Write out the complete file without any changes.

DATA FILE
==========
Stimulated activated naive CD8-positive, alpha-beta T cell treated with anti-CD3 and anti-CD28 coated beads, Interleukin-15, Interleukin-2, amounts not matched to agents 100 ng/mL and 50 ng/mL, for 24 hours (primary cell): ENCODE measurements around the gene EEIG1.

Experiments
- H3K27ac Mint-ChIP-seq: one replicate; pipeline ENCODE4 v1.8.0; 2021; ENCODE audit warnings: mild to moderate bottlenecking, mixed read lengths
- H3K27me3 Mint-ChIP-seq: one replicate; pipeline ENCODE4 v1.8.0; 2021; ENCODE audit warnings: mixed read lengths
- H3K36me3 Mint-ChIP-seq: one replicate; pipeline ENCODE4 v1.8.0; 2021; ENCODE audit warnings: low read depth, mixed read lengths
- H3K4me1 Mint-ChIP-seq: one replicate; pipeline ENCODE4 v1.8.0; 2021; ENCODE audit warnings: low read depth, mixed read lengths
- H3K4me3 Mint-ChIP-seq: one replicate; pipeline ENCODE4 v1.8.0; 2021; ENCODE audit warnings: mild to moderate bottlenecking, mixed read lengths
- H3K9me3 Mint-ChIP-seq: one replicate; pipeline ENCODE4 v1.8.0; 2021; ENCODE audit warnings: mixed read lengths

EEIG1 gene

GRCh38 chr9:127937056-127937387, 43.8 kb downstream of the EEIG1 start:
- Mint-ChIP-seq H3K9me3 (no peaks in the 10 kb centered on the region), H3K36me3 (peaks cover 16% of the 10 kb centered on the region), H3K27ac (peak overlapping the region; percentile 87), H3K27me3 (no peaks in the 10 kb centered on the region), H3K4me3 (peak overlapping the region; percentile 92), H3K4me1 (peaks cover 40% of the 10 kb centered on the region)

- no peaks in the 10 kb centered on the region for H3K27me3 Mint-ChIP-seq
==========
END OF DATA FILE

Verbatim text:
Stimulated activated naive CD8-positive, alpha-beta T cell treated with anti-CD3 and anti-CD28 coated beads, Interleukin-15, Interleukin-2, amounts not matched to agents 100 ng/mL and 50 ng/mL, for 24 hours (primary cell): ENCODE measurements around the gene EEIG1.

Experiments
- H3K27ac Mint-ChIP-seq: one replicate; pipeline ENCODE4 v1.8.0; 2021; ENCODE audit warnings: mild to moderate bottlenecking, mixed read lengths
- H3K27me3 Mint-ChIP-seq: one replicate; pipeline ENCODE4 v1.8.0; 2021; ENCODE audit warnings: mixed read lengths
- H3K36me3 Mint-ChIP-seq: one replicate; pipeline ENCODE4 v1.8.0; 2021; ENCODE audit warnings: low read depth, mixed read lengths
- H3K4me1 Mint-ChIP-seq: one replicate; pipeline ENCODE4 v1.8.0; 2021; ENCODE audit warnings: low read depth, mixed read lengths
- H3K4me3 Mint-ChIP-seq: one replicate; pipeline ENCODE4 v1.8.0; 2021; ENCODE audit warnings: mild to moderate bottlenecking, mixed read lengths
- H3K9me3 Mint-ChIP-seq: one replicate; pipeline ENCODE4 v1.8.0; 2021; ENCODE audit warnings: mixed read lengths

EEIG1 gene

GRCh38 chr9:127937056-127937387, 43.8 kb downstream of the EEIG1 start:
- Mint-ChIP-seq H3K9me3 (no peaks in the 10 kb centered on the region), H3K36me3 (peaks cover 16% of the 10 kb centered on the region), H3K27ac (peak overlapping the region; percentile 87), H3K27me3 (no peaks in the 10 kb centered on the region), H3K4me3 (peak overlapping the region; percentile 92), H3K4me1 (peaks cover 40% of the 10 kb centered on the region)

- no peaks in the 10 kb centered on the region for H3K27me3 Mint-ChIP-seq